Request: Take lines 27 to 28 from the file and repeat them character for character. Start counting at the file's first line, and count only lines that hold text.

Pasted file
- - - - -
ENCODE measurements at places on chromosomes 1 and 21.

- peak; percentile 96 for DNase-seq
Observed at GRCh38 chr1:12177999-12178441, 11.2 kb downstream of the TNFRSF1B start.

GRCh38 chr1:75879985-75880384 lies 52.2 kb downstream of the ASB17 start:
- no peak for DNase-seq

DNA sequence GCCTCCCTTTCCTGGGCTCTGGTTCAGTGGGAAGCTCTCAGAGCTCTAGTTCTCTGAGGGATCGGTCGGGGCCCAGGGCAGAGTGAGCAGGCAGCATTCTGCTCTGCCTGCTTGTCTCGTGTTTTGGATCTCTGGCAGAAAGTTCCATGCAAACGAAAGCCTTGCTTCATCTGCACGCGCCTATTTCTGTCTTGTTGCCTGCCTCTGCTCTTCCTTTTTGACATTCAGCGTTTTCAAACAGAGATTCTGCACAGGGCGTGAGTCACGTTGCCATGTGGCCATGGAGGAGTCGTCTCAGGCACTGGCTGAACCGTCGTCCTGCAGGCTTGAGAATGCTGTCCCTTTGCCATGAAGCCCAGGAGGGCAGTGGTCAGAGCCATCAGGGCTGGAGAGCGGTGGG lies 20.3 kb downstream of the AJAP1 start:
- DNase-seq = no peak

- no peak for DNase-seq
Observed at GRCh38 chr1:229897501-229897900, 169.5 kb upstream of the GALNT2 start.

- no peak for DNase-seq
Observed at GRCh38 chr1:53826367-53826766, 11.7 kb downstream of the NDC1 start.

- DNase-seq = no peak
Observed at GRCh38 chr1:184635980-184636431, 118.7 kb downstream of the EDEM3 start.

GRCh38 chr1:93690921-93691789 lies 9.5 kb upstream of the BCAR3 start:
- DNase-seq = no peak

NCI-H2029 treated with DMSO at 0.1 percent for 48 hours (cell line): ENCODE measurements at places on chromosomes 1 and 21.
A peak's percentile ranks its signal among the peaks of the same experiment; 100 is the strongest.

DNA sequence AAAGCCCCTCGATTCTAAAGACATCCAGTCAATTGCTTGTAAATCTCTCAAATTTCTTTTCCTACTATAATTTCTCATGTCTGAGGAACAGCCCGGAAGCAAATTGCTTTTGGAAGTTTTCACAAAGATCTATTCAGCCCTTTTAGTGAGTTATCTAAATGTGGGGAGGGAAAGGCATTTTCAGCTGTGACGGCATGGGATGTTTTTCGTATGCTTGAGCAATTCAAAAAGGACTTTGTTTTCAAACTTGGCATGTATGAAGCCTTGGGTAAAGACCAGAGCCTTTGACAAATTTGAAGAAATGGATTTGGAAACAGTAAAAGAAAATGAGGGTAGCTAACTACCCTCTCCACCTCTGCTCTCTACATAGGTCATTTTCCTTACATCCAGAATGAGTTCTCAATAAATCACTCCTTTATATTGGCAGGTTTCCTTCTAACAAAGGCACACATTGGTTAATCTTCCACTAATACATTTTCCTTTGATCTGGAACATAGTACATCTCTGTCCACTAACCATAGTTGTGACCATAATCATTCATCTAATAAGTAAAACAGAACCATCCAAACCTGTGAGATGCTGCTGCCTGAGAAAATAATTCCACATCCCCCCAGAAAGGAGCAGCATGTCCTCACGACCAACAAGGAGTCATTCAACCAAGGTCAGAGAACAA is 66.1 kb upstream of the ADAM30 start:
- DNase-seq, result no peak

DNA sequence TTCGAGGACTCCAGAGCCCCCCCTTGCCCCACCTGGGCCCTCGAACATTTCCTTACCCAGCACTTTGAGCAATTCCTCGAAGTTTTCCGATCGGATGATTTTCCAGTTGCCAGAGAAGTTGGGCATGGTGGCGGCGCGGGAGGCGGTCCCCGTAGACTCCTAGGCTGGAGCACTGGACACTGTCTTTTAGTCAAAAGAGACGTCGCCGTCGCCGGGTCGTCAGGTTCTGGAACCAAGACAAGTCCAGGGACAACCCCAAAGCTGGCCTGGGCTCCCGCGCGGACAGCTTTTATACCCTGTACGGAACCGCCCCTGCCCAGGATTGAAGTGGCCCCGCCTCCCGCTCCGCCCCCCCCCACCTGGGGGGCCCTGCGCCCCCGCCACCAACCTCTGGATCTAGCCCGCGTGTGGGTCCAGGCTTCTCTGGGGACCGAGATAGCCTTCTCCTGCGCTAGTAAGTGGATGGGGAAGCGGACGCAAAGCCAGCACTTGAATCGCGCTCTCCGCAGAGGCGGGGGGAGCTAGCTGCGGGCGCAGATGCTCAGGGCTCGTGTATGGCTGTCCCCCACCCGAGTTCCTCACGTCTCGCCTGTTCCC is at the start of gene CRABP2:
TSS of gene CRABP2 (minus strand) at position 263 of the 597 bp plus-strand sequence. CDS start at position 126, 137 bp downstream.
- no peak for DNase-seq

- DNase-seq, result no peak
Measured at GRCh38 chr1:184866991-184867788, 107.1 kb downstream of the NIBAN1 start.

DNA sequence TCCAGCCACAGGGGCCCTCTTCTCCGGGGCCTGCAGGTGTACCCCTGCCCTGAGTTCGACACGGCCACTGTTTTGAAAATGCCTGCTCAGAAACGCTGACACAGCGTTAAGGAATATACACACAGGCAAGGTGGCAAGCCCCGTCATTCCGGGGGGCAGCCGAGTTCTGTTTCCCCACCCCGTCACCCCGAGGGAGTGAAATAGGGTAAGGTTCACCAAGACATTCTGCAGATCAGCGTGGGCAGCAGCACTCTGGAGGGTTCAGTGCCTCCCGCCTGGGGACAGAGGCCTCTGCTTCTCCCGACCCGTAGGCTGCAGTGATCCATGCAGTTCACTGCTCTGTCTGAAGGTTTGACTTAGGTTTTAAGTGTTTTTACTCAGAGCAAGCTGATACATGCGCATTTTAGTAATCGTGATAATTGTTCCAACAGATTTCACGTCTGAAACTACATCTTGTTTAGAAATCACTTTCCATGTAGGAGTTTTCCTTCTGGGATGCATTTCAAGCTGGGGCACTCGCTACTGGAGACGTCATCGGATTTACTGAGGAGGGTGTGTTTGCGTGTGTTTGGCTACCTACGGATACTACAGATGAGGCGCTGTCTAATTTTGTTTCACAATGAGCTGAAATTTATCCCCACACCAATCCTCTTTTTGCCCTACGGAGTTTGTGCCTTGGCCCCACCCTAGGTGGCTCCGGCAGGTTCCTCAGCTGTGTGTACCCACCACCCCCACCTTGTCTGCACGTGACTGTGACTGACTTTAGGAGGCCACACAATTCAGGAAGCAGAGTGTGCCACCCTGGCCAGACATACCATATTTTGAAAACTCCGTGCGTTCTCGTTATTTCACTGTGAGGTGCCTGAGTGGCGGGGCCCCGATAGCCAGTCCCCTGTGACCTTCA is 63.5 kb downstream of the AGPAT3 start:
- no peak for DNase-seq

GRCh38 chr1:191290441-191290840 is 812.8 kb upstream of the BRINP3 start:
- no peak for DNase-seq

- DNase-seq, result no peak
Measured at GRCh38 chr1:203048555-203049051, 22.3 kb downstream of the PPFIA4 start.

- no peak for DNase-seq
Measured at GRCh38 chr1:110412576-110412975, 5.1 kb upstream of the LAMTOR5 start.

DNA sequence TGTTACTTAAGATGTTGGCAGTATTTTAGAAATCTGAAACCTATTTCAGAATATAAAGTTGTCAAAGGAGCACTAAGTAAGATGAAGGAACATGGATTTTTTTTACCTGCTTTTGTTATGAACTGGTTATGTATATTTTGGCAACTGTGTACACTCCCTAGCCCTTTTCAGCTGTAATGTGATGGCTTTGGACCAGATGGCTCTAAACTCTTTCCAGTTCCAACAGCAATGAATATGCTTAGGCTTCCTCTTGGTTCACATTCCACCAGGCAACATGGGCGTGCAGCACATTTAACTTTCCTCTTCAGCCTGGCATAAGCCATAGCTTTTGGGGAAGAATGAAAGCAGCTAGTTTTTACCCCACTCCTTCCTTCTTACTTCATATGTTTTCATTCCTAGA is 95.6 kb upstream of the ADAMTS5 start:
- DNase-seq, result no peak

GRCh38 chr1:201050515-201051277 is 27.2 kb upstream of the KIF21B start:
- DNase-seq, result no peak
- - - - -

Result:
GRCh38 chr1:191290441-191290840 is 812.8 kb upstream of the BRINP3 start:
- no peak for DNase-seq